You wife would talk to you about it? Mine would first raise a cleaver….

    But…I think the whole idea of a textbook industry is hopelessly outdated.

    Surely Scott Sumner and some like-minded colleagues could produce an excellent online macro text. Yes, it would be charity, or if you made it right-wing enough, you could get a grant from the Kochs or someone.

    I would contribute a page or two on property zoning and housing costs, and the ramifications thereof.

  12. Gravatar of Michael Sandifer Michael Sandifer
    24. June 2019 at 08:51


    Yes, it may cost a lot of money to publish traditionally, but some self-publish ebooks and try to market at zero financial cost. There are free econ textbooks online.

  13. Gravatar of John Hall John Hall
    24. June 2019 at 10:35

    Interestingly enough, the relationship in Mankiw’s chart breaks down in the pre-1985 period. I suspect the reason it is so pretty is that inflation expectations are relatively more stable over this period. Any regression over the post-war history would need to take into account the impact of changing inflation expectations or how unanticipated inflation affects real wages.

  14. Gravatar of ssumner ssumner
    24. June 2019 at 12:00

    Michael, I’m not going to devote years of my life to sell a few dozen books to students that never read them.

    John, That’s right, changing inflation expectations

  15. Gravatar of Michael Sandifer Michael Sandifer
    24. June 2019 at 17:56


    That’s understandable. You could try, but don’t really have the attention-seeking personality, drive for money, or personality otherwise to try to make something like that work. It would take someone like Tyler Cowen who was hyper-interested in profit, more entreprenurial, and more into self-aggrandizement. He seems happy being an academic and just providing a lot of free, cleverly conveyed econ education, which probably helps his for-profit textbook sales, but isn’t going to launch an independent, for-profit alternative to traditional college education.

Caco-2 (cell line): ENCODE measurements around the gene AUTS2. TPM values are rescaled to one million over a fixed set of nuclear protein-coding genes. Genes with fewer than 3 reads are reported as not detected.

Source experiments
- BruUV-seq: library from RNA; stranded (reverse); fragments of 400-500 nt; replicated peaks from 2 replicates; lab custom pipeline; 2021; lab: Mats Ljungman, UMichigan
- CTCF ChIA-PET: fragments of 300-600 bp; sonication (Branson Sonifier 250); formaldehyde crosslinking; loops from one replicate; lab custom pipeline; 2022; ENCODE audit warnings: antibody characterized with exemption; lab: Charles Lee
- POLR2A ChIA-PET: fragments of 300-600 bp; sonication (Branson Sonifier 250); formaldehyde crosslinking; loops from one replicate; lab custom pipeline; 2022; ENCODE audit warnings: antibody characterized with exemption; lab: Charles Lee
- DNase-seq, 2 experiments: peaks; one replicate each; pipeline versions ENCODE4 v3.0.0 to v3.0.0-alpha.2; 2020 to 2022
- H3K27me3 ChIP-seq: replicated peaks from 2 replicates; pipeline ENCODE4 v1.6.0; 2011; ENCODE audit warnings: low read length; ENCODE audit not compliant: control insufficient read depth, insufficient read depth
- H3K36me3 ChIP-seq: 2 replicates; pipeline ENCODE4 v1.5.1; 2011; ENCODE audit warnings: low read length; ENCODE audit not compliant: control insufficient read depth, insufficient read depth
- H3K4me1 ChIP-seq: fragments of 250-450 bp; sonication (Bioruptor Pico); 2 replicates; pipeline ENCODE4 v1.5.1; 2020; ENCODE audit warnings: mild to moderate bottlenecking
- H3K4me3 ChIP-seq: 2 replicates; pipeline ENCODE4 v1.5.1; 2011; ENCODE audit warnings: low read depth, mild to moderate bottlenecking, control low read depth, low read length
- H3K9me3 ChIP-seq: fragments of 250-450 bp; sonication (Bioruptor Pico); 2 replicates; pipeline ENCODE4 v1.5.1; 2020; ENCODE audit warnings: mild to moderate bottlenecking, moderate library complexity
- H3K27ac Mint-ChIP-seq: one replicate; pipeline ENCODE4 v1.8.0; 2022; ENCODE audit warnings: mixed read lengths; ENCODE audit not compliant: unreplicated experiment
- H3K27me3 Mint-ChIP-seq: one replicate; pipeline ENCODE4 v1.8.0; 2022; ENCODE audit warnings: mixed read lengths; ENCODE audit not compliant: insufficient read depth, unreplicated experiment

16. Gravatar of Michael Sandifer Michael Sandifer
    24. June 2019 at 18:11

    I just have this feeling that college kids won’t be paying the prices for materials such as books that they do today in 20 years.

  17. Gravatar of Michael Sandifer Michael Sandifer
    25. June 2019 at 02:03

    Speaking of self-published books, Jason Smith just released his second:

    It is a very interesting short read, even if you don’t buy his general outline for an alternative macro model. Understanding his information equilibrium econ model isn’t necessary to read and understand most of his arguments in the book. They are based on economic “seismograms” which list many metrics in the history of the US since 1948, with some surprises in terms of which changed first before various economic shocks.

    It’s a lot of food for thought, if nothing else, and the commentary on social changes in America over the period is really good.